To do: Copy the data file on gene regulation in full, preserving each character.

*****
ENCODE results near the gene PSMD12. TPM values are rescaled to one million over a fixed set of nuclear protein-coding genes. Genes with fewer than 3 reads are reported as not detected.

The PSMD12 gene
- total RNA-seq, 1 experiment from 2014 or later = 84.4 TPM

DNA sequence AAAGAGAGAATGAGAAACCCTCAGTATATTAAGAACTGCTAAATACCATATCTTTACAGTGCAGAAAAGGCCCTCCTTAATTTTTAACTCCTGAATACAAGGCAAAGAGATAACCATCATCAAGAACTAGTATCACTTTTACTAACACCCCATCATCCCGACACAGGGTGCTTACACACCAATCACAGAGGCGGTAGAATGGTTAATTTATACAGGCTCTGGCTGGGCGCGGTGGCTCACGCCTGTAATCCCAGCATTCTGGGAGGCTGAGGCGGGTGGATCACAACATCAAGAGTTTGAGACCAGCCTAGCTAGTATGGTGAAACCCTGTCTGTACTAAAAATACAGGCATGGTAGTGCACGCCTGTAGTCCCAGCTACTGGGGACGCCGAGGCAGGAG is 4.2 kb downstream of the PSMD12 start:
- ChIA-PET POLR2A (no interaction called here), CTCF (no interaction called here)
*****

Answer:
ENCODE results near the gene PSMD12. TPM values are rescaled to one million over a fixed set of nuclear protein-coding genes. Genes with fewer than 3 reads are reported as not detected.

The PSMD12 gene
- total RNA-seq, 1 experiment from 2014 or later = 84.4 TPM

DNA sequence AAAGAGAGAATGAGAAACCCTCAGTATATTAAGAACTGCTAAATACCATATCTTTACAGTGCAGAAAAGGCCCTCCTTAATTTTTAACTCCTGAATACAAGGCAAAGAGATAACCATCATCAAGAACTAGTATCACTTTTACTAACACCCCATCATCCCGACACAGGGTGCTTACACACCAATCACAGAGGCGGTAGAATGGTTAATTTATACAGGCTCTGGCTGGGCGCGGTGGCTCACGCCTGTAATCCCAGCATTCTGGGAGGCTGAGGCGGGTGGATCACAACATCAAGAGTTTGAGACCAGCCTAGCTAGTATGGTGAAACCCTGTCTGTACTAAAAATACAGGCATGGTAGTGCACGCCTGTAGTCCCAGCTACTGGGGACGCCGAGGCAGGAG is 4.2 kb downstream of the PSMD12 start:
- ChIA-PET POLR2A (no interaction called here), CTCF (no interaction called here)